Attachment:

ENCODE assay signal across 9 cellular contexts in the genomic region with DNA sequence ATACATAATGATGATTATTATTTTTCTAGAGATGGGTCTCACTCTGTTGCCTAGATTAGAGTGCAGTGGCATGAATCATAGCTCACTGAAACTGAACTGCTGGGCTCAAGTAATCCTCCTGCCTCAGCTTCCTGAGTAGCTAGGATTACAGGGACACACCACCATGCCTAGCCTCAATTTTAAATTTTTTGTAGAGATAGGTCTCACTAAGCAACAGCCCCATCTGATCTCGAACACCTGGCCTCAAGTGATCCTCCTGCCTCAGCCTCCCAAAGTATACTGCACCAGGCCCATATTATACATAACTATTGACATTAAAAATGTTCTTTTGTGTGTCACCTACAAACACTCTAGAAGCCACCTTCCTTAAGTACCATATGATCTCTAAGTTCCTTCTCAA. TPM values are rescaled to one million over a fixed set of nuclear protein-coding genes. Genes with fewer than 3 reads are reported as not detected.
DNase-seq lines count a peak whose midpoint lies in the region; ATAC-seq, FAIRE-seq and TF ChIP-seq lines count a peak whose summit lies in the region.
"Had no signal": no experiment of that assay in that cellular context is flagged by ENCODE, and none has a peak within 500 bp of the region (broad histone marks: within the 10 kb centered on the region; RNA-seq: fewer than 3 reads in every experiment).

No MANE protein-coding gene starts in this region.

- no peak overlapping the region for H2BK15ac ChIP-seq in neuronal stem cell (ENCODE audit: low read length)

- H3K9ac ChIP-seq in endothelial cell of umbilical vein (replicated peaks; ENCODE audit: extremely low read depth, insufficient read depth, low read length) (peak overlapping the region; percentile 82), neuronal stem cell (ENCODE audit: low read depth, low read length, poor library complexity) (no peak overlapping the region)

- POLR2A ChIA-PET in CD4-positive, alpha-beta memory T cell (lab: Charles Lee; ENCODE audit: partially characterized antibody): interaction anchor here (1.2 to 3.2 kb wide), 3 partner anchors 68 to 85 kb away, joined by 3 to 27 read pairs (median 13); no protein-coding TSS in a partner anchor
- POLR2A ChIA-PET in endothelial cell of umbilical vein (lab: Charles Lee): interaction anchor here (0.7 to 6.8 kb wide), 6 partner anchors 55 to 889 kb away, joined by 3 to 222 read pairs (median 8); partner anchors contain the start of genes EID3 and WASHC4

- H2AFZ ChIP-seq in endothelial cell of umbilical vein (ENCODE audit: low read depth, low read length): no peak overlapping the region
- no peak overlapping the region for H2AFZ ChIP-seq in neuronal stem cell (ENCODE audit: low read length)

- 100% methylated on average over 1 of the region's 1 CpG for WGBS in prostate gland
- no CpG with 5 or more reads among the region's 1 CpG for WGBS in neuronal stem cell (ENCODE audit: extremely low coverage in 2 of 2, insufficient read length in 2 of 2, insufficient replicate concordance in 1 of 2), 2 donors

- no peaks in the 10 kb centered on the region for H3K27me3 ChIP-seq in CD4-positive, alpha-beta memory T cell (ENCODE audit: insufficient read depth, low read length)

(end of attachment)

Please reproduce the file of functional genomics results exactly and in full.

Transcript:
ENCODE assay signal across 9 cellular contexts in the genomic region with DNA sequence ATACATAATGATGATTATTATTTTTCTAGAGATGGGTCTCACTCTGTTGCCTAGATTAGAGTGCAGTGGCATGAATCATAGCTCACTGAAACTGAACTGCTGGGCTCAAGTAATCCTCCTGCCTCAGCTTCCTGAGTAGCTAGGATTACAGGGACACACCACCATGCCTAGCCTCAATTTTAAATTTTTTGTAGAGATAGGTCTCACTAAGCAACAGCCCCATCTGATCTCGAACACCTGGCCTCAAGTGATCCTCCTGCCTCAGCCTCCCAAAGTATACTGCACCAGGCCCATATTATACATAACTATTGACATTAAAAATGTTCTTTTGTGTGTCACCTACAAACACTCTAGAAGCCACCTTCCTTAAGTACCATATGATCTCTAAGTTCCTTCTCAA. TPM values are rescaled to one million over a fixed set of nuclear protein-coding genes. Genes with fewer than 3 reads are reported as not detected.
DNase-seq lines count a peak whose midpoint lies in the region; ATAC-seq, FAIRE-seq and TF ChIP-seq lines count a peak whose summit lies in the region.
"Had no signal": no experiment of that assay in that cellular context is flagged by ENCODE, and none has a peak within 500 bp of the region (broad histone marks: within the 10 kb centered on the region; RNA-seq: fewer than 3 reads in every experiment).

No MANE protein-coding gene starts in this region.

- no peak overlapping the region for H2BK15ac ChIP-seq in neuronal stem cell (ENCODE audit: low read length)

- H3K9ac ChIP-seq in endothelial cell of umbilical vein (replicated peaks; ENCODE audit: extremely low read depth, insufficient read depth, low read length) (peak overlapping the region; percentile 82), neuronal stem cell (ENCODE audit: low read depth, low read length, poor library complexity) (no peak overlapping the region)

- POLR2A ChIA-PET in CD4-positive, alpha-beta memory T cell (lab: Charles Lee; ENCODE audit: partially characterized antibody): interaction anchor here (1.2 to 3.2 kb wide), 3 partner anchors 68 to 85 kb away, joined by 3 to 27 read pairs (median 13); no protein-coding TSS in a partner anchor
- POLR2A ChIA-PET in endothelial cell of umbilical vein (lab: Charles Lee): interaction anchor here (0.7 to 6.8 kb wide), 6 partner anchors 55 to 889 kb away, joined by 3 to 222 read pairs (median 8); partner anchors contain the start of genes EID3 and WASHC4

- H2AFZ ChIP-seq in endothelial cell of umbilical vein (ENCODE audit: low read depth, low read length): no peak overlapping the region
- no peak overlapping the region for H2AFZ ChIP-seq in neuronal stem cell (ENCODE audit: low read length)

- 100% methylated on average over 1 of the region's 1 CpG for WGBS in prostate gland
- no CpG with 5 or more reads among the region's 1 CpG for WGBS in neuronal stem cell (ENCODE audit: extremely low coverage in 2 of 2, insufficient read length in 2 of 2, insufficient replicate concordance in 1 of 2), 2 donors

- no peaks in the 10 kb centered on the region for H3K27me3 ChIP-seq in CD4-positive, alpha-beta memory T cell (ENCODE audit: insufficient read depth, low read length)